Next, we entered the blue period. About two weeks after arriving home, while the excitement was still palpable, Christopher began vomiting and having ‘episodes’ where his skin turned a dusky, blue colour. I remember my mother’s alarm. She was sitting in the living room giving Christopher his bottle. She had permed hair and was wearing the all-blue tracksuit that my grandmother had brought her from Canada. Suddenly, she stopped feeding him and began rubbing his back, repeating, “Christopher” with urgency that scared me. My mother was in shock; she later told me that Christopher’s face had changed colour from white to dark blue and then back again to white.
My parents rushed him back to The Waveney hospital. An X-ray showed his heart was enlarged, which led to his transfer to The Royal in Belfast, more tests and the discovery of a hole in his heart. He had an initial operation, resulting in a few, two-centimetre scars on his chest. My parents agreed with the doctors that he should have the major heart surgery when he was older.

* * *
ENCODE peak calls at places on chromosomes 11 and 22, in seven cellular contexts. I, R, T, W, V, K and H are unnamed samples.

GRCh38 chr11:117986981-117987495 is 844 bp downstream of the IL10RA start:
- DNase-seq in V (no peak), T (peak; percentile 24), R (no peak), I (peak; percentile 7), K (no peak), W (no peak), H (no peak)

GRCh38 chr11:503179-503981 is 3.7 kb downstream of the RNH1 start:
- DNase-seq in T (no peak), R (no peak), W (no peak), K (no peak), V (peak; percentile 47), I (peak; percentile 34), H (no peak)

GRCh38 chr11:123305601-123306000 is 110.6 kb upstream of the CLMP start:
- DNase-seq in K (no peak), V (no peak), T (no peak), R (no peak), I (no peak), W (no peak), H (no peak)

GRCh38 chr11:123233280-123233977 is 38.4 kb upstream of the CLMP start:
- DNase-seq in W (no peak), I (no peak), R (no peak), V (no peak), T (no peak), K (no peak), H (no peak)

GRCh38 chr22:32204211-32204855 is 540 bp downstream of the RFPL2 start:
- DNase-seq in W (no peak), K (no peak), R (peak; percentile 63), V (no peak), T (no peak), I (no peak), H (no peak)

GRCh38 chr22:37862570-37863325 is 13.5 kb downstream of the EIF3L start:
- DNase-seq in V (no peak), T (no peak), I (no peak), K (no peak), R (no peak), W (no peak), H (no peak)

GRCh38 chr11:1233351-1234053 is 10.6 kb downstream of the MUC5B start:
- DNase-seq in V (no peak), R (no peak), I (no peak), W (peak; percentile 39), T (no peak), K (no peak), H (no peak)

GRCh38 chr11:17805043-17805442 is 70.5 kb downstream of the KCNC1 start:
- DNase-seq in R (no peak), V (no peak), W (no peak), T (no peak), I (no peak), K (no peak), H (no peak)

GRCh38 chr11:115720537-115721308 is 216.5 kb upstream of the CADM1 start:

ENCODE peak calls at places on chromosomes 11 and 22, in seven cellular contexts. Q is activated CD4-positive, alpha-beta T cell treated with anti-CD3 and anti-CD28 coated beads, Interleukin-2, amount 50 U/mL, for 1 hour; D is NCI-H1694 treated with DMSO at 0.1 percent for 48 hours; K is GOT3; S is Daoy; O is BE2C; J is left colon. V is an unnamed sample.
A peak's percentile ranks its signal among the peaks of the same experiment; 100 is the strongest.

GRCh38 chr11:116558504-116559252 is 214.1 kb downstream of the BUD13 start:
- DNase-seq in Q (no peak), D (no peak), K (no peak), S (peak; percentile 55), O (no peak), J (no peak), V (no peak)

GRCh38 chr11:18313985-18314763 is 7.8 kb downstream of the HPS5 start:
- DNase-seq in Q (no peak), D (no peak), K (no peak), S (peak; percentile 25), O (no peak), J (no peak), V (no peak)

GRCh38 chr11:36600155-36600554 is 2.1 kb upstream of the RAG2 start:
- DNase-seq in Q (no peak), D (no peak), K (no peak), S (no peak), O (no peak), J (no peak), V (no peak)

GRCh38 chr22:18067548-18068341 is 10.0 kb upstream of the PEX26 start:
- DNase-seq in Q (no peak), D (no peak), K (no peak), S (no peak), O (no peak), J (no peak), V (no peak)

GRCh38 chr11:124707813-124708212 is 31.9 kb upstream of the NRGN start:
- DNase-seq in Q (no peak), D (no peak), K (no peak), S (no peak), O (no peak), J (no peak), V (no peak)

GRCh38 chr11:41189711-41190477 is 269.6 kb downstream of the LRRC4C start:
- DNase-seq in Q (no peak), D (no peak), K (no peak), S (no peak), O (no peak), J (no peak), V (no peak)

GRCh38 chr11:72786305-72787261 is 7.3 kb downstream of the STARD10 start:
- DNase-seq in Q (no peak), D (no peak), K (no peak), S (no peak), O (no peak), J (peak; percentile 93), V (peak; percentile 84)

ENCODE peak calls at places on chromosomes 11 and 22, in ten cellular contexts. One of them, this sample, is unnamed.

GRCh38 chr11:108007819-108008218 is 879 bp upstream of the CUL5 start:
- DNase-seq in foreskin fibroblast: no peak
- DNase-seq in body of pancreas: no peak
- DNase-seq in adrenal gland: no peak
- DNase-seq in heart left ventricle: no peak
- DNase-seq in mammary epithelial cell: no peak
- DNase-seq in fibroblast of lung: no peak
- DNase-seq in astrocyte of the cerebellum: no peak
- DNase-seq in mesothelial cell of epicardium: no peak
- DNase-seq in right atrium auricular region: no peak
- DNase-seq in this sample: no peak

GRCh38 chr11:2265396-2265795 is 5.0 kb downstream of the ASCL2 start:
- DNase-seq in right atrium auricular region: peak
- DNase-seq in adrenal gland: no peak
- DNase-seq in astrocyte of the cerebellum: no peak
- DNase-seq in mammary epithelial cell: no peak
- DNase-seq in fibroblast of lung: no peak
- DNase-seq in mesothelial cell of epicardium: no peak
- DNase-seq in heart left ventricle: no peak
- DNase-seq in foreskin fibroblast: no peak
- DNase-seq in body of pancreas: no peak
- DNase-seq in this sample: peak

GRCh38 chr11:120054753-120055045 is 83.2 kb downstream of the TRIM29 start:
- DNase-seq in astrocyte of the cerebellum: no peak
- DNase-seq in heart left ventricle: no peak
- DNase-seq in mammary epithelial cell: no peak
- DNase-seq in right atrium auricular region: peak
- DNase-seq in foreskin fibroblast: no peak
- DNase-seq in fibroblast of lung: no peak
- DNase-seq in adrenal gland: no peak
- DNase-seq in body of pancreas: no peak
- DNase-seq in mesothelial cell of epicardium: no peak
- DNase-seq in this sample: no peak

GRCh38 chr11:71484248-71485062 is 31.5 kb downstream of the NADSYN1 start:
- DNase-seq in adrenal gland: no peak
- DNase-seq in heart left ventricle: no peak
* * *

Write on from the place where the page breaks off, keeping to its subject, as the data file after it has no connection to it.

For the next five years, Christopher and I spent a lot of time together. He slowly gained good head-control, started walking and developed other important skills, such as the ability to pull every last tissue out of the tissue box at lightning speed. He also liked to express himself artistically by taking off his nappy and using it to do some eco-friendly graffiti over the bare, white living room walls, much to my dad’s displeasure. Picasso would have been proud.
Although Christopher’s speech was delayed, he managed to communicate effectively with some sign language and pointing. He loved to drink fresh orange juice, and he drank at least one glass per day. When one of our neighbours said that if Christopher wanted juice he would have to say the word, my little brother did exactly that! Not too many people can say that their first word was “juice”!